(Answer: the blue stripe on the Texas flag runs all the way down the front, whereas it stops halfway down the Chilean flag.)
The attached military museum contains several exhibits about the War of the Pacific, along with several antique guns and cannons.
There is also a smaller replica of the Cristo Redentor statue in Rio. This is actually a fairly common thing to see across Central and South America.
Our next and final stop was Corazones Beach, a few miles south of Arica. We weren’t going to the beach, but rather, a small trail that led about a mile down the coastline through a series of caves. The coast here is somewhat similar to what you would find in Hawai’i, with black volcanic rock, crashing waves, and odd rock formations. Also like Hawai’i or Southern California, the area around Arica is a haven for surfers, thanks to the heavy wave action in this part of the Pacific. CAUTION: this trail is not advised for those who are afraid of heights. It is very narrow in spots, and it’s a long way down to the ocean below.
Close to the end of the trail, a large colony of sea lions has taken up residence. I’m a big wildlife guy, so this was pretty darn cool to see. Just beware, the noise is pretty awful…
After our walk, we returned to the bus, and then the ship. We made it back in time to see a local band/dance troupe perform a routine on the dock.
We were still in port at sunset, providing a great view of the Morro de Arica, and the sun setting behind a ship (probably my favorite sunset of the entire trip).
I wish we had been able to take that trip to Lake Chungara, but we still had a good time in Arica.
Miscellaneous Things to Know
– Currency – Chilean peso. Current exchange rate is approximately 556 pesos to $1. Outside of Santiago, it’s unusual to find stores that will accept dollars, so exchange some at the airport or on the ship, or stop by an ATM (cajero in Spanish).
– Climate – this portion of the Atacama is very, very dry, with only about 2 inches of rainfall per year. In fact, the driest place on earth is not far from Arica, where several years can go by without a single drop of rain. However, thanks to the cold ocean currents offshore, it isn’t that hot here. Average highs range from the mid-60s in winter to the upper-70s in summer.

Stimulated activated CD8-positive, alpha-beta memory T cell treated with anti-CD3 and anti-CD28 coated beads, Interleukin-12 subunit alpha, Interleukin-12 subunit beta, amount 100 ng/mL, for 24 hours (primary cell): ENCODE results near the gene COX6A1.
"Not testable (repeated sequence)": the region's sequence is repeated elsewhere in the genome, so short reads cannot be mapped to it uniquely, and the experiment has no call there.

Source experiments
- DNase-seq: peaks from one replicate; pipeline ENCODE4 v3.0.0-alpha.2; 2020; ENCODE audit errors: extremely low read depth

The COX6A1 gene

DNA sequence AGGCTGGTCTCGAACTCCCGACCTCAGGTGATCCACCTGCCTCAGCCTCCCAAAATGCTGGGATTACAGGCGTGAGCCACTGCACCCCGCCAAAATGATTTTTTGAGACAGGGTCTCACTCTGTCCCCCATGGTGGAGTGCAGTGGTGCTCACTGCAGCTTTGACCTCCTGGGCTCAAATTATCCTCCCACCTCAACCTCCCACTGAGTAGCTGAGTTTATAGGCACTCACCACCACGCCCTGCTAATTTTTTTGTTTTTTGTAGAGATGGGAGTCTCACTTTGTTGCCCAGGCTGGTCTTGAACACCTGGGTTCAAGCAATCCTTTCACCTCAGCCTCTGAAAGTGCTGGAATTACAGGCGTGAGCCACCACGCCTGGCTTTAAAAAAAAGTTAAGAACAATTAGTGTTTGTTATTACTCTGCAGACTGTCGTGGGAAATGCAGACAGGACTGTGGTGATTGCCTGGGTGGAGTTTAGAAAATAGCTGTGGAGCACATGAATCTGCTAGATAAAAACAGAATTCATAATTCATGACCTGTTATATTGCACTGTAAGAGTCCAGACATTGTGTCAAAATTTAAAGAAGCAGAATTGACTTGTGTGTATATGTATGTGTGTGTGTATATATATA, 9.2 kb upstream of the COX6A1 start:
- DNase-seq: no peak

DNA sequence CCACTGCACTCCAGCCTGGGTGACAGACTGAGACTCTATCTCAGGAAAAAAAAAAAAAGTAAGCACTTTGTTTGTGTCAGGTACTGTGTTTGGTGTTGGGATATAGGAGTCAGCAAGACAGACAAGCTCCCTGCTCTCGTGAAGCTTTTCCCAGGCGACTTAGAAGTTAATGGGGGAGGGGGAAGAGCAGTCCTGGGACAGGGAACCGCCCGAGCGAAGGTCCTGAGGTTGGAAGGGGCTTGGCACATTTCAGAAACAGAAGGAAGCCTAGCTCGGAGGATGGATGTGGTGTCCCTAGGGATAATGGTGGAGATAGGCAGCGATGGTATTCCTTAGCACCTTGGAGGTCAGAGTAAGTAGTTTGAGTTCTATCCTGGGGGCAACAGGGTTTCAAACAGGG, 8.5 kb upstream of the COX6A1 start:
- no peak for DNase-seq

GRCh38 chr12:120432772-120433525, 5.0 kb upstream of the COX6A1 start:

– Transportation – city buses ply the streets frequently, but if you don’t want to walk, the best way to get around Arica is to take a taxi. Taxi rides cost just 50 cents to a dollar to get around town. You can get to Tacna, Peru for around $10. Make sure to confirm/negotiate the fare BEFORE getting in. You can rent a car at the Arica airport. Driving conditions didn’t seem all that scary in the area, though you will have to negotiate winding mountain roads. Driving at night is not advised.
– Food – I will do a more in-depth discussion of Chilean cuisine in the 8th and final installment of this trip report series covering Valparaiso, but naturally, being on the coast, the local specialty is seafood, especially ceviche. Tap water IS safe to drink in most parts of Chile, but carry bottled water if you have a delicate constitution, or if traveling in undeveloped areas.
– Other – if you are leaving Chile by air, you will need to pay a departure tax of approx. $26 per person. This is usually added to the cost of your ticket, but double check, or you might find yourself scrambling to find money at the airport. At least the old “reciprocity fee” is gone, so you don’t have to waste $160 on that. WARNING: the Chilean authorities are EXTREMELY strict when it comes to the importation of agricultural products, with significant fines for bringing food into the country. On our cruise, all bags were searched every time we came off the ship for food products, especially fruit. It goes without saying, do not attempt to bring any food products into Chile.